News Release

COVID-19 Misinformation is Ubiquitous: 78% of the Public Believes or is Unsure About At Least One False Statement, and Nearly a Third Believe At Least Four of Eight False Statements Tested

Belief in Misinformation Much More Common among Unvaccinated Adults and Republicans

Most People Who Trust Network and Local Television, CNN, MSNBC and NPR on COVID-19 Believe Little or No Misinformation; Larger Shares Who Trust Newsmax, One American News, and Fox News Hold Many Misconceptions

More than three quarters (78%) of U.S. adults either believe or aren’t sure about at least one of eight false statements about the COVID-19 pandemic or COVID-19 vaccines, with unvaccinated adults and Republicans among those most likely to hold misconceptions, a new KFF COVID-19 Vaccine Monitor report shows.

Nearly two-thirds (64%) of unvaccinated adults believe or are unsure about at least half of the eight false statements – more than three times the share of vaccinated adults (19%). Nearly half (46%) of Republicans believe or are unsure about at least half the statements, three times the share of Democrats (14%).

The findings highlight a major challenge for efforts to accurately communicate the rapidly evolving science about the pandemic when false and ambiguous information can spread quickly, whether inadvertently or deliberately, through social media, polarized news sources and other outlets.

The new report assesses the public’s awareness of, and belief in, a range of “myths” about the disease and the vaccines to prevent it. The most common misconceptions include:

• Most (60%) adults say they’ve heard that the government is exaggerating the number of COVID-19 deaths by counting deaths due to other factors and either believe it to be true (38%) or aren’t sure if it is true or false (22%).

• Four in 10 (39%) say they’ve heard pregnant women should not get the COVID-19 vaccine and believe it to be true (17%) or aren’t sure (22%).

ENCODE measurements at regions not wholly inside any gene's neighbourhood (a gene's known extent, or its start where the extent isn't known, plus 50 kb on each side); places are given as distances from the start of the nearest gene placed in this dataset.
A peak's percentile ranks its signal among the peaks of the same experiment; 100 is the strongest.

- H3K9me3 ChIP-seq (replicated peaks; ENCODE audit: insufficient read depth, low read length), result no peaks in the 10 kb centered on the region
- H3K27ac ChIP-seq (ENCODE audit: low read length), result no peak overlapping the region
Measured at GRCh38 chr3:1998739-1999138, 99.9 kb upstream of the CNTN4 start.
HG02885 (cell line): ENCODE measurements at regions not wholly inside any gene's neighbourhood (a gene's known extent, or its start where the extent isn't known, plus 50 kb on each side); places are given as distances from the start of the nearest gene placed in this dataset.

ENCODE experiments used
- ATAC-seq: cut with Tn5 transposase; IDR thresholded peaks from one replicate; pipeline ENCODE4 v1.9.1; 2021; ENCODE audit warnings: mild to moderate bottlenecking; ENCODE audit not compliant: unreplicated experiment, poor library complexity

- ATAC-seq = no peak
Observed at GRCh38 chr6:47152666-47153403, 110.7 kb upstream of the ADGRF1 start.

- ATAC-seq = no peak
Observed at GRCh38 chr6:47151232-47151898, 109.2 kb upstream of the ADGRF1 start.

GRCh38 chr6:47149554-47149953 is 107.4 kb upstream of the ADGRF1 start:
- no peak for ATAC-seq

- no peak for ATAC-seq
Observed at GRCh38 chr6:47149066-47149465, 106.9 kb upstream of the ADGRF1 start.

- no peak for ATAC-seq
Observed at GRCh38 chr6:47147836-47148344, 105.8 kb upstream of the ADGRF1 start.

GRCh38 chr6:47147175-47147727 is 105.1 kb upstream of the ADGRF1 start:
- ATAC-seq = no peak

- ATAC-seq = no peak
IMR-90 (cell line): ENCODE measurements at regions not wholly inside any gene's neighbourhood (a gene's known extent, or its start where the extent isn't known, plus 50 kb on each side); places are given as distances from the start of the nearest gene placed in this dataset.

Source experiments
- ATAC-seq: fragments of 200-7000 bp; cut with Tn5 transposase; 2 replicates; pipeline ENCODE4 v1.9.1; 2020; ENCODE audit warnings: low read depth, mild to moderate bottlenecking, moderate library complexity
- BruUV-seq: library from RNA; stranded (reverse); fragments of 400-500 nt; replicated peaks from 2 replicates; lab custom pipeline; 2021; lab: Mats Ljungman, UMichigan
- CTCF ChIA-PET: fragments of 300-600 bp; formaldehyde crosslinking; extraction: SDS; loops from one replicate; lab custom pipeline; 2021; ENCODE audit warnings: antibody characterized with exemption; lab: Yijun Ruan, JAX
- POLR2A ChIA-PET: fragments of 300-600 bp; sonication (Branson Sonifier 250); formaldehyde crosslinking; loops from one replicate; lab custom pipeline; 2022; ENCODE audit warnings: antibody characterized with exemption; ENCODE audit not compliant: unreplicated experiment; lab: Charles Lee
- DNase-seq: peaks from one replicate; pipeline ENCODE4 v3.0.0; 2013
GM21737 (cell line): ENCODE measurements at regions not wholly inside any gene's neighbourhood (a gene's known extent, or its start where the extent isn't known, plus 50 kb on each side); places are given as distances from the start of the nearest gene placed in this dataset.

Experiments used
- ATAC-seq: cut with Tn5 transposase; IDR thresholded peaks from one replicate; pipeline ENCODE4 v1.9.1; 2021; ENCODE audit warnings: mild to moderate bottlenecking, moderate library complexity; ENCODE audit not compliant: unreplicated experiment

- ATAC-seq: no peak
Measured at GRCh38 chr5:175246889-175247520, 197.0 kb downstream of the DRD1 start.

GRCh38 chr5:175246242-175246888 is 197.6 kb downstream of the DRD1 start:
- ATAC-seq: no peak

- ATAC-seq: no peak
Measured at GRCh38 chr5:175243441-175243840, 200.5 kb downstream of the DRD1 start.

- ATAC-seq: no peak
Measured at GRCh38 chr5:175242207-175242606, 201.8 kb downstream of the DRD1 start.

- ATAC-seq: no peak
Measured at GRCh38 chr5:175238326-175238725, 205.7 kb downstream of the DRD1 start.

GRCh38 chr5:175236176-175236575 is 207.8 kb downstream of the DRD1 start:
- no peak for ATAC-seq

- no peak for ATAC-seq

• Three in 10 (31%) say they’ve heard that the vaccine has been shown to cause infertility and either believe it (8%) or aren’t sure if it’s true (23%).

Many people believe or are unsure about several of the eight false statements, including about a third (32%) who believe or are unsure about at least half of them.

How Does Trust in News Sources Line Up with Misconceptions?

People’s trusted news sources are correlated with their belief in COVID-19 misinformation. At least a third of those who trust information from CNN, MSNBC, network news, NPR, and local television news do not believe any of the eight false statements, while small shares (between 11% and 16%) believe or are unsure about at least four of the eight false statements.

Larger shares of those who trust COVID-19 information from leading conservative news sources believe misinformation, with nearly 4 in 10 of those who trust Fox News (36%) and One America News (37%), and nearly half (46%) of those who trust Newsmax, saying they believe or are unsure about at least half of the eight false statements.

Whether this is because people are exposed to misinformation from those news sources, or whether the types of people who choose those news sources are the same ones who are pre-disposed to believe certain types of misinformation for other reasons, is beyond the scope of the analysis.

Underscoring the self-selection that now occurs in the news sources people trust, Democrats trust COVID-19 information from network (72%) and local (66%) television, CNN (65%), MSNBC (56%) and NPR (51%). Republicans’ most trusted news sources for COVID-19 information are Fox News (49%), local (34%) and network (25%) news, and Newsmax (22%).

Few adults say they trust social-media sources for information about COVID-19 such as YouTube (13%), Facebook (9%), Twitter (6%), and Instagram (5%). The group that is influenced by information they see on these platforms may be larger than the share that says they trust information they see there, as KFF surveys have previously found the share of adults who get information about COVID-19 vaccines from social media is nearly as large as the share who get information from cable, network, and local TV news.

Designed and analyzed by public opinion researchers at KFF, the KFF Vaccine Monitor survey was conducted from October 14-24 among a nationally representative random digit dial telephone sample of 1,519 adults. Interviews were conducted in English and Spanish by landline (168) and cell phone (1,351). The margin of sampling error is plus or minus 3 percentage points for the full sample. For results based on subgroups, the margin of sampling error may be higher.

The KFF COVID-19 Vaccine Monitor is an ongoing research project tracking the public’s attitudes and experiences with COVID-19 vaccinations. Using a combination of surveys and qualitative research, this project tracks the dynamic nature of public opinion as vaccine development and distribution unfold, including vaccine confidence and acceptance, information needs, trusted messengers and messages, as well as the public’s experiences with vaccination.

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The independent source for health policy research, polling, and news, KFF is a nonprofit organization based in San Francisco, California.